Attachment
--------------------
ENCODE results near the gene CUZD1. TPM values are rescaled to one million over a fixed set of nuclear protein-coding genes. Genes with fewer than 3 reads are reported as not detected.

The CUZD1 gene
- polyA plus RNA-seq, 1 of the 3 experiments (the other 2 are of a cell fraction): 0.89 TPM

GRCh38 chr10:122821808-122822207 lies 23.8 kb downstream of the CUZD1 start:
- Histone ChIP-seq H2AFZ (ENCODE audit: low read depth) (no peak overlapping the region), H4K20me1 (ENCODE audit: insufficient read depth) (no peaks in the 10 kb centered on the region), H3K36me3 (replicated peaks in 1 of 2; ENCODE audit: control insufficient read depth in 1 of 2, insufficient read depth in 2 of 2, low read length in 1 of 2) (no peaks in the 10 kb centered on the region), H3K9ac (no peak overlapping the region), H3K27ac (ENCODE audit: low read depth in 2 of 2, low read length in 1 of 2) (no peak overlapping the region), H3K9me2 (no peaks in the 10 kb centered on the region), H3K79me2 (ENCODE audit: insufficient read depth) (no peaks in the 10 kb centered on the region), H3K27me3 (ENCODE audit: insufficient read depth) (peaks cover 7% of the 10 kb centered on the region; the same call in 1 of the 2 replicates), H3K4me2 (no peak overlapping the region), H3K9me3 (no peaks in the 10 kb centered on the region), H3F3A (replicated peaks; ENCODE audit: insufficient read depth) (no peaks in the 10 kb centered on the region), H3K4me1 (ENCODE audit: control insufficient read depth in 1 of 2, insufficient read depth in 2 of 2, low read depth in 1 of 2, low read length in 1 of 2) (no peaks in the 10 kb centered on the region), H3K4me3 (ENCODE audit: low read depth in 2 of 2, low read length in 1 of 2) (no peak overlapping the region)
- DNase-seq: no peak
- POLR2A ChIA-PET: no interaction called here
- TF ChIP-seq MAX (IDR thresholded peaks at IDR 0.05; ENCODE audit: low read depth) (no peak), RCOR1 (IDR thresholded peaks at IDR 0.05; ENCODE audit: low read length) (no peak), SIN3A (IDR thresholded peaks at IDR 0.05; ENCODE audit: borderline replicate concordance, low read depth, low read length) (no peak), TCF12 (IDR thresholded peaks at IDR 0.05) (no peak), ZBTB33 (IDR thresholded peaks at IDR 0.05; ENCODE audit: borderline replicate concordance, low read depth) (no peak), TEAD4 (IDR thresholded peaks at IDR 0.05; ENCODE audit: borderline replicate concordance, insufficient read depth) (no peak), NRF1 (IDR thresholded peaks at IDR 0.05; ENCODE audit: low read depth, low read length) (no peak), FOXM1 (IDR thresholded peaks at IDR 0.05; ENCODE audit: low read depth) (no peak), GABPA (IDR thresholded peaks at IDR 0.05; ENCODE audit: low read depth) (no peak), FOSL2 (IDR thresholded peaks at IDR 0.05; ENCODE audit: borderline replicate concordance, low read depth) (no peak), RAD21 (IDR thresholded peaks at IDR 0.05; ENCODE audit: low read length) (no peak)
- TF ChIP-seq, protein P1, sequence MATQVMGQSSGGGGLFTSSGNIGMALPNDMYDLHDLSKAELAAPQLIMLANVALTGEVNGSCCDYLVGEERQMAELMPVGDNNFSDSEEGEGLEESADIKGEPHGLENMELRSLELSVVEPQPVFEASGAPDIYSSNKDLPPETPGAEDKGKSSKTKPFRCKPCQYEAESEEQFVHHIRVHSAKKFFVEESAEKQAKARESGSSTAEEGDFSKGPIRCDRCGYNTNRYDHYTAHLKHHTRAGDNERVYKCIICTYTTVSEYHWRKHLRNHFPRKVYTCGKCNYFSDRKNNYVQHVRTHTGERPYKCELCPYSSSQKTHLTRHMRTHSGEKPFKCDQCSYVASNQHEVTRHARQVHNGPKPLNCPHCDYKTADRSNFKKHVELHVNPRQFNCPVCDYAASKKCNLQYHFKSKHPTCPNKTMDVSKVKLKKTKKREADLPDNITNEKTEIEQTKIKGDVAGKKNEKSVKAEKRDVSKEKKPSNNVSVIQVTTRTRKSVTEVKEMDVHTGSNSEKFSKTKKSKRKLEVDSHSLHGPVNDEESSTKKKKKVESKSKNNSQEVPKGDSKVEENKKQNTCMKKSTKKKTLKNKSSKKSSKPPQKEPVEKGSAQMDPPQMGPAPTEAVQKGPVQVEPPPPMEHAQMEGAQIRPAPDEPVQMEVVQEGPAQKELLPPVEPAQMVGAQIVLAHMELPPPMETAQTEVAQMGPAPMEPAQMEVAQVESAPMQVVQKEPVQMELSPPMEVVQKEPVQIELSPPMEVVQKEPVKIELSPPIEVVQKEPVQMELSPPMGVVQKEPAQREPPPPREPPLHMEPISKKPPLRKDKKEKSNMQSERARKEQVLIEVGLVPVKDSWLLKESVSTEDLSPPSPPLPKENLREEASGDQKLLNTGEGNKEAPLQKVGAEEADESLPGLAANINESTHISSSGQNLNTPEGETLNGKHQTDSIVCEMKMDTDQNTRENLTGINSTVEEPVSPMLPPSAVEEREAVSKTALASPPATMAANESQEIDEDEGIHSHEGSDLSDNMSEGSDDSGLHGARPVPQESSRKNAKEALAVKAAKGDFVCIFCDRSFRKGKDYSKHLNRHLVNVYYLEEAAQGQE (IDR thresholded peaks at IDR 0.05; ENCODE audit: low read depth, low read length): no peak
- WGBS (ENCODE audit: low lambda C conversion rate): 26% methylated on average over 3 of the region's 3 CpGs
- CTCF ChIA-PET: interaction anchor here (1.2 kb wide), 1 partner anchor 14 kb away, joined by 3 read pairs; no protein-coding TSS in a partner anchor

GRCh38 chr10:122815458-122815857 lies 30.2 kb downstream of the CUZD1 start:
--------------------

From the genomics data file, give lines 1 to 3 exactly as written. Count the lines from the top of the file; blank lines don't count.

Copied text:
ENCODE results near the gene CUZD1. TPM values are rescaled to one million over a fixed set of nuclear protein-coding genes. Genes with fewer than 3 reads are reported as not detected.

The CUZD1 gene
- polyA plus RNA-seq, 1 of the 3 experiments (the other 2 are of a cell fraction): 0.89 TPM